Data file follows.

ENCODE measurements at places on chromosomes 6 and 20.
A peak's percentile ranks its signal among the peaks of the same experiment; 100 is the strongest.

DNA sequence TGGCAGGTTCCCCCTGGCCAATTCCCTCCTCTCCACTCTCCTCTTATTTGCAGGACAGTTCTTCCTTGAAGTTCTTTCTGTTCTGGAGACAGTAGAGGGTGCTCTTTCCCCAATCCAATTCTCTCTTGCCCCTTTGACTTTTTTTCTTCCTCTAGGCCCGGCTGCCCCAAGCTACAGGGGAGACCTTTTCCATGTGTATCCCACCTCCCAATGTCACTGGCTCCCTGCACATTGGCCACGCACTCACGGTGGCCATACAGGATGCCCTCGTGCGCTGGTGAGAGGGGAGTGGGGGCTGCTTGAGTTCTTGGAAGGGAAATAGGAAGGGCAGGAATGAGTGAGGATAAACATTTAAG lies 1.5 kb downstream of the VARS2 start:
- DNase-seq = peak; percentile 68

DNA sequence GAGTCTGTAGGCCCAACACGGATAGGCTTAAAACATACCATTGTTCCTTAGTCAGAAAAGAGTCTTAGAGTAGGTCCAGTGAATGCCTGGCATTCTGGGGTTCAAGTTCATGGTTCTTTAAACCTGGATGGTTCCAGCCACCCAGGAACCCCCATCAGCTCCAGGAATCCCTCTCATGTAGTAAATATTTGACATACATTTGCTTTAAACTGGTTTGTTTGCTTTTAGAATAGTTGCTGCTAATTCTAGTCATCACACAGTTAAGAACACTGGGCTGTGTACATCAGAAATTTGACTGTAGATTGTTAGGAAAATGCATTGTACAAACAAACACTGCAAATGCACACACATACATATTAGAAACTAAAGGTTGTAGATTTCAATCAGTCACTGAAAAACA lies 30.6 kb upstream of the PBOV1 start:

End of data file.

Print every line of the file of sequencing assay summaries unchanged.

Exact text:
ENCODE measurements at places on chromosomes 6 and 20.
A peak's percentile ranks its signal among the peaks of the same experiment; 100 is the strongest.

DNA sequence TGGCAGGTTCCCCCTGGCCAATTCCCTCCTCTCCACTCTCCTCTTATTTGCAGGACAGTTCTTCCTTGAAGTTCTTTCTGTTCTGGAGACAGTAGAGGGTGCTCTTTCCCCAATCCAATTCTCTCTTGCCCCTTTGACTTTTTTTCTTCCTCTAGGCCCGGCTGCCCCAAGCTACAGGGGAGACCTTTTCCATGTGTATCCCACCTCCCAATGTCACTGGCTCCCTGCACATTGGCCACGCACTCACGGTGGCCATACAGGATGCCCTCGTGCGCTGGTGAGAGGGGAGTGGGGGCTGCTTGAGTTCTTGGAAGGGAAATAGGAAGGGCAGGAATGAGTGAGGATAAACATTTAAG lies 1.5 kb downstream of the VARS2 start:
- DNase-seq = peak; percentile 68

DNA sequence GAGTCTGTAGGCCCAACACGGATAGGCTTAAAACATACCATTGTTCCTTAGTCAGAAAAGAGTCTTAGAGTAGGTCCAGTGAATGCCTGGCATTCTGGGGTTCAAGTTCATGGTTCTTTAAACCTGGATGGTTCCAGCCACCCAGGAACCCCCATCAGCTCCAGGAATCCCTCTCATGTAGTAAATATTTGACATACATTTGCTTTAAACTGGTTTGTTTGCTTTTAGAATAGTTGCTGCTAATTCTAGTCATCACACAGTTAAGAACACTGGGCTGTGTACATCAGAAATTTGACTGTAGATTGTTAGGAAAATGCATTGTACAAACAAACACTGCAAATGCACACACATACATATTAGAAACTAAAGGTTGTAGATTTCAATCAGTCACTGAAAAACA lies 30.6 kb upstream of the PBOV1 start: